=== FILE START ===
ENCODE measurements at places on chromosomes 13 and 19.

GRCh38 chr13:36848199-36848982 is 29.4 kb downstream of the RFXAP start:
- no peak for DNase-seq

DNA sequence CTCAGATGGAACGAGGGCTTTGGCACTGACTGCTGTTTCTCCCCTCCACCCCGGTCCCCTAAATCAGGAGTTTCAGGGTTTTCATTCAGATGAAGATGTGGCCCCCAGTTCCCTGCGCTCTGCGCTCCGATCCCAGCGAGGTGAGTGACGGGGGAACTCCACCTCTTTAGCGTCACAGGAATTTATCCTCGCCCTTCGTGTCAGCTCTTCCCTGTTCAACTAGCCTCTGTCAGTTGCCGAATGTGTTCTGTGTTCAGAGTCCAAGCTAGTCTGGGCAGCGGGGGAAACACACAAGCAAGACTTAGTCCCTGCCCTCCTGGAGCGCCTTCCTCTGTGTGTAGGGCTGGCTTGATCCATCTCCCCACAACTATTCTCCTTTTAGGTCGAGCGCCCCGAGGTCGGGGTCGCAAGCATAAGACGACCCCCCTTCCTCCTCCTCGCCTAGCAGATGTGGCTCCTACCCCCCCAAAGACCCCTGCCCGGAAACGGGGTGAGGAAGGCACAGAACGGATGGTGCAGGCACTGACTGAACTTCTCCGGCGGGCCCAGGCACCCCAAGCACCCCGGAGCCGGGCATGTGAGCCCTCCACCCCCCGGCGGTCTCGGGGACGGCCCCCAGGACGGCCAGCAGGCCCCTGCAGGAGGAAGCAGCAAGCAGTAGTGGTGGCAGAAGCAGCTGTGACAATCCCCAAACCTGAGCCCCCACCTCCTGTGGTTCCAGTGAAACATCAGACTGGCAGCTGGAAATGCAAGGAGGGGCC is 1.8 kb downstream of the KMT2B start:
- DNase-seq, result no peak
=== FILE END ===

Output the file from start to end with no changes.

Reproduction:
ENCODE measurements at places on chromosomes 13 and 19.

GRCh38 chr13:36848199-36848982 is 29.4 kb downstream of the RFXAP start:
- no peak for DNase-seq

DNA sequence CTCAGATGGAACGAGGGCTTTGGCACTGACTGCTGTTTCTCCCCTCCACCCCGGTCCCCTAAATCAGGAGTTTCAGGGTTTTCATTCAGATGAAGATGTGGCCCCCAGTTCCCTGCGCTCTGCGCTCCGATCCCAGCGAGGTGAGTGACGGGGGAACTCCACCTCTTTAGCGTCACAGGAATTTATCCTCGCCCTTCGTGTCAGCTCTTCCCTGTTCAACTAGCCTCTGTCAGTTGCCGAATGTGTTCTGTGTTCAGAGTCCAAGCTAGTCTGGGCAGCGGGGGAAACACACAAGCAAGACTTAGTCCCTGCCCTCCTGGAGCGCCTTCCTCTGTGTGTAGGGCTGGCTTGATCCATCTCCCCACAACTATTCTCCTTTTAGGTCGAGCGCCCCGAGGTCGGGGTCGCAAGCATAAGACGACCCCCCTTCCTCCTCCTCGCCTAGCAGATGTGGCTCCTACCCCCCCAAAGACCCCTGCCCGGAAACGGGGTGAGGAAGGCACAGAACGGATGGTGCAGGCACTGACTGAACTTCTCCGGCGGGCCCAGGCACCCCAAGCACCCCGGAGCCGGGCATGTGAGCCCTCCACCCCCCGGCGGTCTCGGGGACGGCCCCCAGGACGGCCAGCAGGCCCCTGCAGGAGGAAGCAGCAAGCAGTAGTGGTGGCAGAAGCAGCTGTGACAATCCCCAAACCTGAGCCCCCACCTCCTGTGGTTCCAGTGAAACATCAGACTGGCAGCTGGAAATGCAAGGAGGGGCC is 1.8 kb downstream of the KMT2B start:
- DNase-seq, result no peak